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Without taking anything away from Eilish’s accomplishment, when you study the data on the multimetric Hot 100, it must be said that “Bad Guy” all but fell into the No. 1 spot, much like “Down” in 2009. It’s not the top-selling, most-streamed, or most-broadcast song this week. According to Billboard, in its latest frame, the song’s sales and streams did experience a solid uptick—the latter due largely to the recent release of a “Bad Guy” vertical video that’s novel not only for its aspect ratio but because the normally grim-faced Eilish smiles more than she did in the original clip. But the song is actually down in radio airplay, off 3 percent from its peak and now only the sixth-most-played radio hit. While “Bad Guy” is getting less airplay, however, “Old Town Road” is getting far less; Lil Nas X now ranks 28th in airplay. This radio erosion was what finally brought about the end of the “Road,” even as X’s song remains the top-selling and most-played song in America.

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But then, radio has never been the leading factor in the success of either “Bad Guy” or “Old Town Road.” Each song is hard to categorize and sonically incongruous alongside most of the pure pop and up-tempo trap on the airwaves. Streaming, and the young audience that drives it, was critical to both songs’ success, all but forcing them onto radio playlists. In the case of Billie Eilish, it’s her very uncategorizability that has made Gen Z fans flock to the 17-year-old’s music.

The first person born in the 21st century to score both a No. 1 album and single, Eilish has professed a hatred of the very idea of genre. Of course, the music industry has placed her in a couple of genre buckets, anyway: Billboard tracks Eilish’s songs not only on its pop charts but also its Alternative Songs chart, where “Bad Guy” and the earlier “Bury a Friend” have both gone to No. 1, thanks to Eilish’s strong alt-rock radio airplay. In fact, the magazine reports that “Bad Guy” is the first song in six years to top both its Alternative chart and the Hot 100, since Lorde’s “Royals” back in 2013. This makes for a very tidy music-biz narrative, given the parallels between the two iconoclastic female teen artists and the many admiring critics (including Slate’s own) who’ve analogized Lorde and Eilish. But six years is a long time in pop. Not only do both Top 40 and alternative radio sound quite different than they did in the early ’10s, the industry’s whole post-Spotify business model has shifted radically. To understand how “Bad Guy” held on for nine weeks at No. 2 and finally toppled “Old Town Road,” you have to examine how Team Eilish has updated the model for pop success for the late ’10s.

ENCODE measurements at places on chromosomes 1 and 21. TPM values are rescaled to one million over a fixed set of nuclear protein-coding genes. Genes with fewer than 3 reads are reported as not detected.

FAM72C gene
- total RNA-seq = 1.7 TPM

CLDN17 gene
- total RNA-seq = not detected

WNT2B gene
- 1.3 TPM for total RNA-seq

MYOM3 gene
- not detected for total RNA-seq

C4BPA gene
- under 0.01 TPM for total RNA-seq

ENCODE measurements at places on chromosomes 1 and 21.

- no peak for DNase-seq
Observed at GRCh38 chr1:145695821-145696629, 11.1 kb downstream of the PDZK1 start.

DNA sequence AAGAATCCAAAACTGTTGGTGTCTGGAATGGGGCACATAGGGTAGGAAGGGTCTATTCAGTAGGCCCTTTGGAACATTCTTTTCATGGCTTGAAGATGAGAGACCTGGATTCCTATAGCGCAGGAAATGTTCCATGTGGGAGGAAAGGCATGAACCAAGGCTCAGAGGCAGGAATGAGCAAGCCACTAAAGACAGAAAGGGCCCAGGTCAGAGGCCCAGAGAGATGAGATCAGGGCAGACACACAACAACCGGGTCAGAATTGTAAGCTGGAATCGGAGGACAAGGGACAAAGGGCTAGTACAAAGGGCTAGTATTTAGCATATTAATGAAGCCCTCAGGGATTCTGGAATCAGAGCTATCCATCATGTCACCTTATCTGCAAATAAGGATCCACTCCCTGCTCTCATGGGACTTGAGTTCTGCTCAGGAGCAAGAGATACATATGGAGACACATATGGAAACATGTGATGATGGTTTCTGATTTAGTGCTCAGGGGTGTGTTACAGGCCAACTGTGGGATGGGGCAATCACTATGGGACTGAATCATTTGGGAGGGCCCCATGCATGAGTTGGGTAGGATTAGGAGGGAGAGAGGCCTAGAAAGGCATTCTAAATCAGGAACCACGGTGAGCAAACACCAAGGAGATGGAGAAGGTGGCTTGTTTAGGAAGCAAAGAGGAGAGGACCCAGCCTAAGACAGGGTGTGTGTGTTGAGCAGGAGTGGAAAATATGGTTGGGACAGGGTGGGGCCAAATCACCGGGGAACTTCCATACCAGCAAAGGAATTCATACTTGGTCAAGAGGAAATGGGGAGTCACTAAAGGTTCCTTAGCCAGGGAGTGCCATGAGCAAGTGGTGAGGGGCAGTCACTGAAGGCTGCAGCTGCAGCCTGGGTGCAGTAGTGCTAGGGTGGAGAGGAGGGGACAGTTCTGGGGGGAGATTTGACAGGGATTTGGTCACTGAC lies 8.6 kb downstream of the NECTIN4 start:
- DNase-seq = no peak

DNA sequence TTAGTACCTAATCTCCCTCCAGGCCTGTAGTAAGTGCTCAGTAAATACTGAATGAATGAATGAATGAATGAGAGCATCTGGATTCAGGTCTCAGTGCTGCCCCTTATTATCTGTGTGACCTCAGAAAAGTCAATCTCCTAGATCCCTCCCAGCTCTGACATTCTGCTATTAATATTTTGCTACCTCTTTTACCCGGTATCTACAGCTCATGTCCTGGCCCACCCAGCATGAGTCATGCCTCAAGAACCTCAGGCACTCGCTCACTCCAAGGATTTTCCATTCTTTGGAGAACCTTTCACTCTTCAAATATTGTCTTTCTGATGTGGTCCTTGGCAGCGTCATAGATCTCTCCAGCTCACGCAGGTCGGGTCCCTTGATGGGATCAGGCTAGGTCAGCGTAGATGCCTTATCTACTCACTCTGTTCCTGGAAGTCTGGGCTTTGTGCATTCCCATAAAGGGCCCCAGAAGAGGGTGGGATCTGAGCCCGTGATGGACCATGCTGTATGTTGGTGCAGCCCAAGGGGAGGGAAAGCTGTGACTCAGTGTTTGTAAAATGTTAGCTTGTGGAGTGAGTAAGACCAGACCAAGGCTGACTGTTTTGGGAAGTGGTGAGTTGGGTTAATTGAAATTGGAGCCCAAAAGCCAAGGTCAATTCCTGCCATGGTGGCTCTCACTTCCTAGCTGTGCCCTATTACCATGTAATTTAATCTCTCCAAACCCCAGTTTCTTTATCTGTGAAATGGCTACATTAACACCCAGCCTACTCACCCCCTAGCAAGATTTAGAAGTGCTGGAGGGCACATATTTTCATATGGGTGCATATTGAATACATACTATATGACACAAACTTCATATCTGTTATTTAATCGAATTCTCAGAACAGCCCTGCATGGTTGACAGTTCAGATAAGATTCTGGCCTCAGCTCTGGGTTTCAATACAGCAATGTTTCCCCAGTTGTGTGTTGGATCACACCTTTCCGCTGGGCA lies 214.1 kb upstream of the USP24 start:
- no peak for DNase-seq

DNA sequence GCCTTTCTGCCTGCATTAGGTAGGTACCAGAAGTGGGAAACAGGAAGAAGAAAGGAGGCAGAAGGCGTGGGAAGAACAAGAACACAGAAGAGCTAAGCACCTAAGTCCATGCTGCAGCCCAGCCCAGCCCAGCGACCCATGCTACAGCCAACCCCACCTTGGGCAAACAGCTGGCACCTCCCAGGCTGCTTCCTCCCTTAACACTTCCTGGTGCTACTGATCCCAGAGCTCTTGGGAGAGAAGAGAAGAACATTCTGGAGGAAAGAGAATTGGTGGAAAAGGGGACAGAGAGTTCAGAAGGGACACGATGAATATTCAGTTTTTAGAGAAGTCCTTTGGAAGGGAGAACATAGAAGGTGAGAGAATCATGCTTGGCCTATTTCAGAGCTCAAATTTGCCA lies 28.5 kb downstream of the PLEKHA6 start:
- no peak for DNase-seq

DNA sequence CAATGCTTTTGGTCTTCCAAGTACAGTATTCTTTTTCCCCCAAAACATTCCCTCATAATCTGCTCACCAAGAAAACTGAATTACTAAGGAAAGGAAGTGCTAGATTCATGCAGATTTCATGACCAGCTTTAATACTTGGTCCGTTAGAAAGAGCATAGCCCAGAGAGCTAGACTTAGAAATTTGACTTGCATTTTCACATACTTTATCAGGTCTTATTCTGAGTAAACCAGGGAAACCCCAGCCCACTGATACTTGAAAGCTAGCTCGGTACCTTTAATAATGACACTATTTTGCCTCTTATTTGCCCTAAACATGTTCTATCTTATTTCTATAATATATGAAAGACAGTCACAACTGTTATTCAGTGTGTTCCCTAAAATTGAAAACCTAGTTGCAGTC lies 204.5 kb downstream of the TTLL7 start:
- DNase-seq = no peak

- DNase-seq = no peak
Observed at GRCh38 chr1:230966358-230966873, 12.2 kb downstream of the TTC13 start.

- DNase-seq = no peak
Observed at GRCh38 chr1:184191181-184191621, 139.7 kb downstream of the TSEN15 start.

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I say “Team” because for all her independent-mindedness—Eilish famously records in a home studio with her producer-singer-actor brother, Finneas O’Connell—she most certainly has the major-label system working for her. In its cover story on the teen phenom in the spring, Billboard chronicled how Eilish’s up-from-SoundCloud fame was “actually the result of years of meticulous artist development and a well-calculated major-label effort to build a career.” After the Finneas-and-Billie composition “Ocean Eyes” became a surprise SoundCloud smash in 2015, when Eilish was just 13, she signed with Interscope Records and spent years woodshedding material while her new management got her placements like the soundtrack to the on-brand Netflix teen smash 13 Reasons Why. In a statistic that was repeated all over the internet, Eilish garnered a billion streams even before she issued an album, as the media gave her reams of positive, Gabbo-likeWho is Billie Eilish?coverage.

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Mind you, none of these machinations support the insidious, persistent rumor that Eilish is an “industry plant.” Like the Weeknd a half-decade ago—an artist who genuinely came up through self-starting indie releases but then was willed into stardom via a major label campaign—Eilish and her brother were encouraged to let their freak flags fly while working on their official debut. They took full advantage, from adding dental-drill sounds to “Bury a Friend” to building “Bad Guy” without a traditional chorus—unless you count its irresistible “Duh.” When Eilish’s album When We All Fall Asleep, Where Do We Go? finally landed in March, on a wave of pent-up fan demand, it not only debuted at No. 1 on the Billboard 200 album chart, it did so with the second-biggest sales-and-streaming total of the year, after Ariana Grande’s Thank U, Next.